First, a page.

There is increasing interest in using more complex, biologically-relevant, and predictive cell-based platforms for assay development and compound screening. StemoniX® microBrain® 3D Assay Ready plates are a high-throughput 3D culture platform that more closely resembles the tissue development and constitution of native human cortical brain tissue. Each spheroid is comprised of a mixture of active cortical glutamatergic and GABAergic neurons co-matured with astrocytes from a single donor source. This balanced cellular mix allows the development of a neural network enriched in synapses, creating a highly functional neuronal circuitry. The neural cells in the microBrain 3D spheroids are physiologically active, with spontaneous, synchronized neuronal activity detectable as calcium oscillations.
Fast kinetic fluorescence imaging on the FLIPR® Tetra High-Throughput Screening System was used to measure the patterns and frequencies of calcium oscillations of neurospheroids as monitored by changes in intracellular calcium levels with a calcium-sensitive dye. A set of known neuromodulators was tested, including agonists and antagonists of NMDA, GABA, and AMPA receptors as well as kainic acid, analgesic, and antiepileptic drugs. Changes were observed as inhibitions or activations of the oscillation patterns and correlated to the expected effect of each neuromodulator.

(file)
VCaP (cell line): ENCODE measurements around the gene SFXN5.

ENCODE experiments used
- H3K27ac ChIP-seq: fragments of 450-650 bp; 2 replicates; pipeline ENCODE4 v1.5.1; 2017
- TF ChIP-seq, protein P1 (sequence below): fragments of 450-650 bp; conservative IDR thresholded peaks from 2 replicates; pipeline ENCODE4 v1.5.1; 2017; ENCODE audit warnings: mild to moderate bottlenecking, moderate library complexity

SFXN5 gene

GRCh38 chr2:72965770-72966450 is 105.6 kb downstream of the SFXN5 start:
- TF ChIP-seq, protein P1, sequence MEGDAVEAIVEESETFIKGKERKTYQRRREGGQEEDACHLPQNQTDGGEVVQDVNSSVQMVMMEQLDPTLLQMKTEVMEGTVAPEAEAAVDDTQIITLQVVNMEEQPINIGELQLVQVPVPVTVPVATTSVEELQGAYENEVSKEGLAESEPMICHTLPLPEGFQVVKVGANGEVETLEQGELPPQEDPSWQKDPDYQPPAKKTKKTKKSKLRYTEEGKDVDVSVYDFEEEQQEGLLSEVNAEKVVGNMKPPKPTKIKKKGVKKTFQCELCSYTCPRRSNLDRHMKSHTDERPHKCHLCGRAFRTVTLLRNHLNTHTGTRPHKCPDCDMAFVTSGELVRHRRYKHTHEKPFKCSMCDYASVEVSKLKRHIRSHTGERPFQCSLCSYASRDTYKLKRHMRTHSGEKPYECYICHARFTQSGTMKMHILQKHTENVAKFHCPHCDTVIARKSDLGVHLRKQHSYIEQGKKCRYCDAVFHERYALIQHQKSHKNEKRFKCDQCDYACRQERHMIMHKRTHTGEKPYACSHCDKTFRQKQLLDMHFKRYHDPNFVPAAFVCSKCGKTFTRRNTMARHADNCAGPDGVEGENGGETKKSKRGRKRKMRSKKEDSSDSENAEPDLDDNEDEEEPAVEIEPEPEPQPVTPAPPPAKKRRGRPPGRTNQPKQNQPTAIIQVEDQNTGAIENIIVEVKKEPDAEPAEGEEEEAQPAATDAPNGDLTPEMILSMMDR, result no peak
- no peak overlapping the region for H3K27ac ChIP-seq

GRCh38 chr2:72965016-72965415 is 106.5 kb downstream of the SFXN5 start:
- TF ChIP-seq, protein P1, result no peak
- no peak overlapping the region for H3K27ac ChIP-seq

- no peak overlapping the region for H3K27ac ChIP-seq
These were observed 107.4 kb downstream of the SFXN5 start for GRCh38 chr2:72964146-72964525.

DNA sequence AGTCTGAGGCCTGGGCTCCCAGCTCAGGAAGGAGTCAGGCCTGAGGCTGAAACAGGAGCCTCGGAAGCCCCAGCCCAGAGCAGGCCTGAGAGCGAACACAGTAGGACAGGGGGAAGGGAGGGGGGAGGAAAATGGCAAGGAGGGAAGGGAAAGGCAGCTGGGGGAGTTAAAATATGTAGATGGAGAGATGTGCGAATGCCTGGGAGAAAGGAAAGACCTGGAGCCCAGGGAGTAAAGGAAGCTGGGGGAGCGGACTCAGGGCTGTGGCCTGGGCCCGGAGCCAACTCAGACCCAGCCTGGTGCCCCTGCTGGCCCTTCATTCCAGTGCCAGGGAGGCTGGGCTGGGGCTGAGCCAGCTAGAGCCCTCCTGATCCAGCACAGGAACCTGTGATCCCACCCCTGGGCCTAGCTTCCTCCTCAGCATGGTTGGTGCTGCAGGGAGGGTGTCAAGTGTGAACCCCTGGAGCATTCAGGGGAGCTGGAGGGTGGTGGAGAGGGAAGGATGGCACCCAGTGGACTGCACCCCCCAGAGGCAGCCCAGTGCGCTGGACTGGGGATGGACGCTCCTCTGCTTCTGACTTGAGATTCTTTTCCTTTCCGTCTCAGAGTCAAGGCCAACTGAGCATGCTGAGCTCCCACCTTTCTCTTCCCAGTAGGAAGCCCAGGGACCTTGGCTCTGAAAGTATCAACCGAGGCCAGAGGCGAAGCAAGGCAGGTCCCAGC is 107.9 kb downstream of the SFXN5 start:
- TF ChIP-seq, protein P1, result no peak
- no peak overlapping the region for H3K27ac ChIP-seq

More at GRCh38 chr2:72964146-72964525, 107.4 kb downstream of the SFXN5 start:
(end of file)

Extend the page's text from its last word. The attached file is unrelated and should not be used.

We also tested a set of neurotoxic compounds including selected pesticides and flame retardants and demonstrated the sensitivity of the assay to the effects of compounds. The assay was optimized for high-throughput screening in 384-well plates and allowed for the characterization of oscillation profiles in neural spheroids by using multi-parametric analysis with ScreenWorks® Peak Pro™ Software. The automatically measured readouts included the oscillation rate, peak frequency, peak width, amplitude, and waveform irregularities.